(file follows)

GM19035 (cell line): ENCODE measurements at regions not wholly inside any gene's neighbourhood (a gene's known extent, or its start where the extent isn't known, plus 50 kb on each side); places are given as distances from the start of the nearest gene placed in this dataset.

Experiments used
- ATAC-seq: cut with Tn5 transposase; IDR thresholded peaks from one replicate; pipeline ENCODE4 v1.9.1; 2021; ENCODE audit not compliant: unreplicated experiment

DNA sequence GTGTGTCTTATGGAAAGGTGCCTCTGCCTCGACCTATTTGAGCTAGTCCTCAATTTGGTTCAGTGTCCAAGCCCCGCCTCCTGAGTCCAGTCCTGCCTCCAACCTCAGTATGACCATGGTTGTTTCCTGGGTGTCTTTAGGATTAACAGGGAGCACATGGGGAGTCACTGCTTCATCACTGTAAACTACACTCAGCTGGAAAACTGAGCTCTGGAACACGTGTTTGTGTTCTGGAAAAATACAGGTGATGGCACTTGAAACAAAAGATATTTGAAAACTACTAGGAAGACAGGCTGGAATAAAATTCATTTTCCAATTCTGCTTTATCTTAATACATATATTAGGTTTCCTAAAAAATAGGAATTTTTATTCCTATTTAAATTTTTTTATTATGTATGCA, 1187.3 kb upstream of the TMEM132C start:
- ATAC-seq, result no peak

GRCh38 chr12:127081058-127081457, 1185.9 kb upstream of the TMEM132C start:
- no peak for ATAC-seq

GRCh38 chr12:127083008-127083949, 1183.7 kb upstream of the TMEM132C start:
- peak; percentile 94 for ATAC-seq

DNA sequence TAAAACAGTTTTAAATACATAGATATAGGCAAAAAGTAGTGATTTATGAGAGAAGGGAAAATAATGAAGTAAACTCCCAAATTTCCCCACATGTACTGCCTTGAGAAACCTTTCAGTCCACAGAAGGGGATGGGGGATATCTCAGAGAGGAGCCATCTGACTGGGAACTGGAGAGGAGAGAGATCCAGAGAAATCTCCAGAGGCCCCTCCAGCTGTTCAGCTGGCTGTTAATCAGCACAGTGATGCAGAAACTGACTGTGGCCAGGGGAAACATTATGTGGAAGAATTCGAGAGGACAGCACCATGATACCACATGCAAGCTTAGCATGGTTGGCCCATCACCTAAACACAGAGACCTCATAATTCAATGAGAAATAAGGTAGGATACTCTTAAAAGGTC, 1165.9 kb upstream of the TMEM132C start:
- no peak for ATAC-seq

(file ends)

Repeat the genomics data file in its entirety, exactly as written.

GM19035 (cell line): ENCODE measurements at regions not wholly inside any gene's neighbourhood (a gene's known extent, or its start where the extent isn't known, plus 50 kb on each side); places are given as distances from the start of the nearest gene placed in this dataset.

Experiments used
- ATAC-seq: cut with Tn5 transposase; IDR thresholded peaks from one replicate; pipeline ENCODE4 v1.9.1; 2021; ENCODE audit not compliant: unreplicated experiment

DNA sequence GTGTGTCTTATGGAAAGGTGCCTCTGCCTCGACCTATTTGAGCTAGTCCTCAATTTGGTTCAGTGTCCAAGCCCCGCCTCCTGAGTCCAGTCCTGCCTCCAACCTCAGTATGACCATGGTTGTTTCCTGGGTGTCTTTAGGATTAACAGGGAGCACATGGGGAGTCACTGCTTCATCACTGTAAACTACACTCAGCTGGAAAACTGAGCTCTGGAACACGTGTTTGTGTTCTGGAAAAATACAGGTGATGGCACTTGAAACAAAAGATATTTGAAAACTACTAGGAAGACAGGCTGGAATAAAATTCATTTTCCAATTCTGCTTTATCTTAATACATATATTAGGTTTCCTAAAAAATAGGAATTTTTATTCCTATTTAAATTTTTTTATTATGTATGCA, 1187.3 kb upstream of the TMEM132C start:
- ATAC-seq, result no peak

GRCh38 chr12:127081058-127081457, 1185.9 kb upstream of the TMEM132C start:
- no peak for ATAC-seq

GRCh38 chr12:127083008-127083949, 1183.7 kb upstream of the TMEM132C start:
- peak; percentile 94 for ATAC-seq

DNA sequence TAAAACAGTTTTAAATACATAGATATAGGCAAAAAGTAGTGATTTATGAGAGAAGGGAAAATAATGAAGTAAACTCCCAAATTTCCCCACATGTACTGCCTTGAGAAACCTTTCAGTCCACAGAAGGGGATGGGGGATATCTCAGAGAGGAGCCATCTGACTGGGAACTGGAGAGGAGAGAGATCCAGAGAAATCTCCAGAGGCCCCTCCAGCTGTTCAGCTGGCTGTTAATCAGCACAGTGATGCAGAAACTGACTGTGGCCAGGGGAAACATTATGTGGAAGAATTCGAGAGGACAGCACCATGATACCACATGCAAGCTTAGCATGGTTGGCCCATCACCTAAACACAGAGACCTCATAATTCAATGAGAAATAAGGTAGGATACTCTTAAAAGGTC, 1165.9 kb upstream of the TMEM132C start:
- no peak for ATAC-seq